Mom Says She 'Kind Of Resents' Her Kids' Rich Friends — 'Please Find Friends With Moms Who Have Messy Hair And Messy Homes'

Comparison is the thief of joy.

two women laughing Savannah DeMatteo / Pexels

A mom wrote into Reddit to list off the various reasons why she’s bothered by who her kids choose as friends. She blew off steam on the subreddit r/parenting, lamenting the fact that both of her kids consistently make friends with kids from wealthy families.

The mom said she ‘kind of resents’ her kids’ rich friends, wishing they would ‘find friends with moms who have messy hair and messy homes.’

She explained that her kids, who are 9 and 11, “gravitate towards kids whose parents have money.” She can’t help but compare herself to “their friends’ parents [who] are never within the same income bracket as us.”


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She acknowledges that her feelings of resentment are “not fair to the kids, who didn't ask to be from wealthy families and need friends just as much as anyone else.” Yet she feels frustrated by the friendships her kids cultivate with wealthier kids, because they inevitably ask for things she can’t afford.

mom says she resents her kids friends because they are richPhoto: Mikhail Nilov / Pexels


She offered examples of conversations she’s had with her kids, who tell her that “William got a VR headset that cost $400,” or, “William’s parents are taking him to Disney World for winter break, when are we going to Disney World?" Her hypothetical response to that question was, “When $7k falls down from the sky into my hands.”

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The mom feels like what she provides for her kids pales in comparison to what their rich friends have.

“My humble one-hundred-year-old house, with the rickety stairs and small bedrooms and not a lot to do, just can't compete with their homes," she said. Her kids tell her about their friends’ moms, who “converted the entire basement into a play area [with] air hockey and rock climbing.”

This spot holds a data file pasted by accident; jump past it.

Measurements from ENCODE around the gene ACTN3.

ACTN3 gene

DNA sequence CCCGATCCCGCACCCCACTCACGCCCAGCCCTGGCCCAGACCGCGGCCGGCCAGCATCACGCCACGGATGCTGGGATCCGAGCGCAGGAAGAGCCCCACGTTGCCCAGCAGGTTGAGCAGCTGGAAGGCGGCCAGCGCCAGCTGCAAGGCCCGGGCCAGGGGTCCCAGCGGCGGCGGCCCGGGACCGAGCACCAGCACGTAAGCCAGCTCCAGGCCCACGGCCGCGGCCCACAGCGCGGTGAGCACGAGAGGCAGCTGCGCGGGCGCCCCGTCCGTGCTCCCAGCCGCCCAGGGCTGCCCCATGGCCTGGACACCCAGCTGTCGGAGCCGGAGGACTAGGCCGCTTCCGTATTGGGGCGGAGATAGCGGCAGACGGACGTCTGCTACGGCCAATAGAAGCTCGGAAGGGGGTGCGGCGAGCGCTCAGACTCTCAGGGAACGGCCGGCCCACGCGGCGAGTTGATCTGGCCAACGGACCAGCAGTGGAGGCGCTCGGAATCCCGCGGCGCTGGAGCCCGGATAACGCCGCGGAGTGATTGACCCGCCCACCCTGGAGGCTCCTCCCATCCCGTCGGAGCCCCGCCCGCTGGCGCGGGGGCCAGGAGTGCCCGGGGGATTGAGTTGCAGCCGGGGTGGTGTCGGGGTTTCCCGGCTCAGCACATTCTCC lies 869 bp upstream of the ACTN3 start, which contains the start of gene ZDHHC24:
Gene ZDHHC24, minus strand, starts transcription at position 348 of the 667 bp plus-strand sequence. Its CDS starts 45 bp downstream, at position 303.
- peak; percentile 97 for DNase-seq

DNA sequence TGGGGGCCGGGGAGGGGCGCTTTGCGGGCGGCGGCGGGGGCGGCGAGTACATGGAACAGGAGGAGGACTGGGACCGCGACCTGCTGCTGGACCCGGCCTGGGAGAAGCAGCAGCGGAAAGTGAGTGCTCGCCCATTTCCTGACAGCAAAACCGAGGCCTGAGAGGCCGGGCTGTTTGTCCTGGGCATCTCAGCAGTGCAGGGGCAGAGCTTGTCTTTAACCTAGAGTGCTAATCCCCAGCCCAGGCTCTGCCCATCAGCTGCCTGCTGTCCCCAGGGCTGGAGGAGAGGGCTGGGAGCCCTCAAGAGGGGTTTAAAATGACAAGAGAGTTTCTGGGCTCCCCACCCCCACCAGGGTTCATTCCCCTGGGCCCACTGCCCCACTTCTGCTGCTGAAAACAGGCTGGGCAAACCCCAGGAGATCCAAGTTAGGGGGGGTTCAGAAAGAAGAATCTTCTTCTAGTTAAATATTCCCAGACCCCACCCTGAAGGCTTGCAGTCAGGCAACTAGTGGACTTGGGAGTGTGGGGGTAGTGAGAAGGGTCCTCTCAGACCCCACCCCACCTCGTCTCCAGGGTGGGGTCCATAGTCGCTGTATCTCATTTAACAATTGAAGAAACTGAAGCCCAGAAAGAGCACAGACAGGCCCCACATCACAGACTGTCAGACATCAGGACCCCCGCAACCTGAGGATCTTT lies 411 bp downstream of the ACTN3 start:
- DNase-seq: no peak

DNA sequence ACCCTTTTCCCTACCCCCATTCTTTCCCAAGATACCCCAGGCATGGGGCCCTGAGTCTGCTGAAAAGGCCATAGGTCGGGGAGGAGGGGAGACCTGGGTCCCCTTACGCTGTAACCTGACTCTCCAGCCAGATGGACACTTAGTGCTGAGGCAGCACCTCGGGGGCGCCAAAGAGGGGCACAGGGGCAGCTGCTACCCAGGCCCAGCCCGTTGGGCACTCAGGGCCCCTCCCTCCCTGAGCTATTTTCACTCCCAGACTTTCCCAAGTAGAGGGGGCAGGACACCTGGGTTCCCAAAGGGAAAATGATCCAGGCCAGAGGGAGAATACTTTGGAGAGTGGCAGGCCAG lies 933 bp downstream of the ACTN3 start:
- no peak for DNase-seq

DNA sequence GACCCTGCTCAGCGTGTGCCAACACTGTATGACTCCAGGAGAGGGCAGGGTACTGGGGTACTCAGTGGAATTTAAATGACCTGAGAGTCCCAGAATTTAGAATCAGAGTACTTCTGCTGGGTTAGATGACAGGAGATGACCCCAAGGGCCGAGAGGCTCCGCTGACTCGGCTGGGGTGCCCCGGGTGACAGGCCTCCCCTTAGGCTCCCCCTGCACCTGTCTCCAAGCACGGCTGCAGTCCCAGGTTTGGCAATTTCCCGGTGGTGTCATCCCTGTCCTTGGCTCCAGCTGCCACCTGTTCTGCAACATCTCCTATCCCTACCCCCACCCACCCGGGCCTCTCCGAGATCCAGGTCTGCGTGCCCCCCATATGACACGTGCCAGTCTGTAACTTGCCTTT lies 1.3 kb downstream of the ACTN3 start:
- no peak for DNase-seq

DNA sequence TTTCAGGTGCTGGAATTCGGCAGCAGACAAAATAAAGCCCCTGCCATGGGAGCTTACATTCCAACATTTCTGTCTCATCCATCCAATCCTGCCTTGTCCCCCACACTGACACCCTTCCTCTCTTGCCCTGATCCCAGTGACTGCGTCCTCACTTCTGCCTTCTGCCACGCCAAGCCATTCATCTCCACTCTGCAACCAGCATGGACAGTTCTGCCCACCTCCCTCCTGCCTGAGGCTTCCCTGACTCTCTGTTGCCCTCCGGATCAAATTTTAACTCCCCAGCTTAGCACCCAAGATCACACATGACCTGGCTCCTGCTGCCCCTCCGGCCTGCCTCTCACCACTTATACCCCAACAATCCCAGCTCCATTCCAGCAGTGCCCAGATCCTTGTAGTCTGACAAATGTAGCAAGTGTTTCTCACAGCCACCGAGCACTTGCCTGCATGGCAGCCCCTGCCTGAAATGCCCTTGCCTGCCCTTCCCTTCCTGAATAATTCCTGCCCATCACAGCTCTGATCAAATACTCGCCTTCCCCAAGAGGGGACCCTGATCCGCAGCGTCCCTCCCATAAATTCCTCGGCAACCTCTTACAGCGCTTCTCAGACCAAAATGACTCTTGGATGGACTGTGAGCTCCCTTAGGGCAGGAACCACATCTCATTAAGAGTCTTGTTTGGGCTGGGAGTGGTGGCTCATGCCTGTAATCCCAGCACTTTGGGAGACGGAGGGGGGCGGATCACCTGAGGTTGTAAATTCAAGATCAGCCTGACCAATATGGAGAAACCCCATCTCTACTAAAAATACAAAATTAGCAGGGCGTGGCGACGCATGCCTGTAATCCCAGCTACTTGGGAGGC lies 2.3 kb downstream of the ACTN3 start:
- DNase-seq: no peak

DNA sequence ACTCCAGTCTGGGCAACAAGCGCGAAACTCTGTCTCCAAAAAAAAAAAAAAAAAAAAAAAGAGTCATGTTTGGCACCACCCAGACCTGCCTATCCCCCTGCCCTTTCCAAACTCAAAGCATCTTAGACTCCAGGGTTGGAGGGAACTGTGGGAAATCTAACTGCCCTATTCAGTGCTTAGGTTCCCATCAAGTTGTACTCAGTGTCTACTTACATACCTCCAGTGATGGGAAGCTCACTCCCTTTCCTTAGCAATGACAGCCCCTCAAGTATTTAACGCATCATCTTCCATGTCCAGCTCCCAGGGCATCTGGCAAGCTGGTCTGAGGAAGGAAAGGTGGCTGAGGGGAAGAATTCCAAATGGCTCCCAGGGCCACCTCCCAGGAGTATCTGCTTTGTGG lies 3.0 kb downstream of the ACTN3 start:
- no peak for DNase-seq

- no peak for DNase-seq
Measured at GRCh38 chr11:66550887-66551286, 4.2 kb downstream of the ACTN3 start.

The mom described what it’s like when those rich friends visit her home for playdates, recounting that “in comes this girl, who within an hour is already bored, asking my daughter, ‘So, what do we do now?’ after my daughter showed her toys and jumped on our small trampoline for a bit.”


“Don’t even get me started [on] when the parents then pick up their child and I have a d-–n Ferrari in front of my house,” she said. “They come in and scan the inside of my place while in the doorway, with all my mixed matched furniture and cats scurrying everywhere.”

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Even though the mom feels insecure that she’s not rich, she also recognizes the importance of keeping it to herself, explaining, “Of course, I would never tell my children. I love them and don't want them to feel self-conscious, the way I feel.”

In a slightly contradictory statement, she then exclaimed, “Let them keep inviting these people til the cows come home. But my goodness, enough with the rich kid friends.”


mom says she resents her kids friends because they are rich Photo : Kampus Production / Pexels

She ended her gentle diatribe by urging her kids to “please find friends who also have moms with messy hair and messy little homes whose basements are just basements!”

Evidently, her post was relatable to other parents.

A fair amount of comments were left by parents commiserating both with her sense of insecurity and with the challenge of explaining to their kids why they can’t afford the same amenities that their wealthy friends have.


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One person offered their perspective, having grown up as the “poor kid with rich friends.” They explained, “Of course, I asked for things and was envious from time to time, but I never once compared their life [or] parents to mine. No one was better than anyone else to me — just different lifestyles.” They noted having an understanding that their parents “did the best they could and I learned to appreciate everything I worked for.”

Another person commented on the benefits of her kids having rich friends with expensive toys, stating, “they get to play with all the cool new s--t and you don’t have to buy it.”


Someone else made the astute observation that most likely, “the parents aren’t judging you — you’re judging yourself and you gotta let that go!”

While the mom might not provide her kids with extravagant vacations or fancy toys, she’s giving them what seems to be a stable home, along with the opportunity to connect to kids who are different from them. As one person wisely advised, “Love your kids how you can. You are doing a great job.”

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Alexandra Blogier is a writer on YourTango's news and entertainment team. She covers parenting issues, pop culture analysis and all things to do with the entertainment industry.